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This Method works even when you don't have a reference to a control but it does use reflection so it has it's pros and cons but for my situation this one was better since I didn't have access to a control. –  geezer498 Aug 1 '13 at 18:47
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This method has the advantage that it works before the Loaded event of a Window. PresentationSource.FromVisual(myWindow) returns null until then. –  Brian Rak Oct 16 '13 at 22:18
    
Works like a charm. I like that there are no assumptions in this approach, unlike other versions with 96 dpi. –  B.K. Aug 20 at 2:07

The only way I found to get the "real" monitor dpi is the following. All other mentioned techniques just say 96 which is not correct for the most monitors.

 public class ScreenInformations
{
    public static uint RawDpi { get; private set; }

    static ScreenInformations()
    {
        uint dpiX;
        uint dpiY;
        GetDpi(DpiType.RAW, out dpiX, out dpiY);
        RawDpi = dpiX;
    }

    /// <summary>
    /// Returns the scaling of the given screen.
    /// </summary>
    /// <param name="dpiType">The type of dpi that should be given back..</param>
    /// <param name="dpiX">Gives the horizontal scaling back (in dpi).</param>
    /// <param name="dpiY">Gives the vertical scaling back (in dpi).</param>
    private static void GetDpi(DpiType dpiType, out uint dpiX, out uint dpiY)
    {
        var point = new System.Drawing.Point(1, 1);
        var hmonitor = MonitorFromPoint(point, _MONITOR_DEFAULTTONEAREST);

        switch (GetDpiForMonitor(hmonitor, dpiType, out dpiX, out dpiY).ToInt32())
        {
            case _S_OK: return;
            case _E_INVALIDARG:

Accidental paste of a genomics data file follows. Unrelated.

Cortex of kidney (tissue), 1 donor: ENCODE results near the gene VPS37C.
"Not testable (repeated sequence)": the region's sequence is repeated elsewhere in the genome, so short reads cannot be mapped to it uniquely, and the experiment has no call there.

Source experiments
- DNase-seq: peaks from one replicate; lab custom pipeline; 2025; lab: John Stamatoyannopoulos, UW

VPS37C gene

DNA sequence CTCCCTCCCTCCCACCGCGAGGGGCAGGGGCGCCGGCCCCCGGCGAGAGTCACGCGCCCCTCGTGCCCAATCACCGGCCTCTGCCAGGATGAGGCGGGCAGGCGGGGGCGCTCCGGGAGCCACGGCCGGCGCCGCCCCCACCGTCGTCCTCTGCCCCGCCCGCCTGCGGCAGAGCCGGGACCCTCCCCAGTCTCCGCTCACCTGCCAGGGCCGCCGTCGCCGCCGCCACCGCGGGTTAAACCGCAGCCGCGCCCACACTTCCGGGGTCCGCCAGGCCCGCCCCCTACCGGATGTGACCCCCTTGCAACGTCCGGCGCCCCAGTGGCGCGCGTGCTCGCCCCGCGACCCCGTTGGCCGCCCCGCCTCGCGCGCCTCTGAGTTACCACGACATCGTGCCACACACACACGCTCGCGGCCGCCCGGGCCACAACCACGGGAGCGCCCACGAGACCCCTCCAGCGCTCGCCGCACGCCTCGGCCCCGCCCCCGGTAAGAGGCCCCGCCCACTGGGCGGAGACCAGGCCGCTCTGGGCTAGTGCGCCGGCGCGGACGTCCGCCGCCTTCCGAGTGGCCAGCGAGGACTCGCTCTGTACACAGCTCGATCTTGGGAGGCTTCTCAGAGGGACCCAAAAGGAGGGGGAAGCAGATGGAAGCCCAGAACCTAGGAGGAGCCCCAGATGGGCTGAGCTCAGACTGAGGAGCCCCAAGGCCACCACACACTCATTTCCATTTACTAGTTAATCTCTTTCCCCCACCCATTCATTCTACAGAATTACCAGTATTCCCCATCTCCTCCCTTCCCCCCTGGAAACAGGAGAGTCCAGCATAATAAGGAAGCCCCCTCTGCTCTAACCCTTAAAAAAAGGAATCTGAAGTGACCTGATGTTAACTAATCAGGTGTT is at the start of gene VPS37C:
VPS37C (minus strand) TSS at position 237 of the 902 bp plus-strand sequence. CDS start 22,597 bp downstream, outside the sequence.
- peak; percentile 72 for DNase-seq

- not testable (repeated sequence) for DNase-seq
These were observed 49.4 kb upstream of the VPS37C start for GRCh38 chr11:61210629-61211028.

throw new ArgumentException("Unknown error. See https://msdn.microsoft.com/en-us/library/windows/desktop/dn280510.aspx for more information.");
            default:
                throw new COMException("Unknown error. See https://msdn.microsoft.com/en-us/library/windows/desktop/dn280510.aspx for more information.");
        }
    }

    //https://msdn.microsoft.com/en-us/library/windows/desktop/dd145062.aspx
    [DllImport("User32.dll")]
    private static extern IntPtr MonitorFromPoint([In]System.Drawing.Point pt, [In]uint dwFlags);

    //https://msdn.microsoft.com/en-us/library/windows/desktop/dn280510.aspx
    [DllImport("Shcore.dll")]
    private static extern IntPtr GetDpiForMonitor([In]IntPtr hmonitor, [In]DpiType dpiType, [Out]out uint dpiX, [Out]out uint dpiY);

    const int _S_OK = 0;
    const int _MONITOR_DEFAULTTONEAREST = 2;
    const int _E_INVALIDARG = -2147024809;
}

/// <summary>
/// Represents the different types of scaling.
/// </summary>
/// <seealso cref="https://msdn.microsoft.com/en-us/library/windows/desktop/dn280511.aspx"/>
public enum DpiType
{
    EFFECTIVE = 0,
    ANGULAR = 1,
    RAW = 2,
}
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[DllImport("Shcore.dll")] - means works only for Windows 8 and above –  EpiGen Aug 17 at 8:11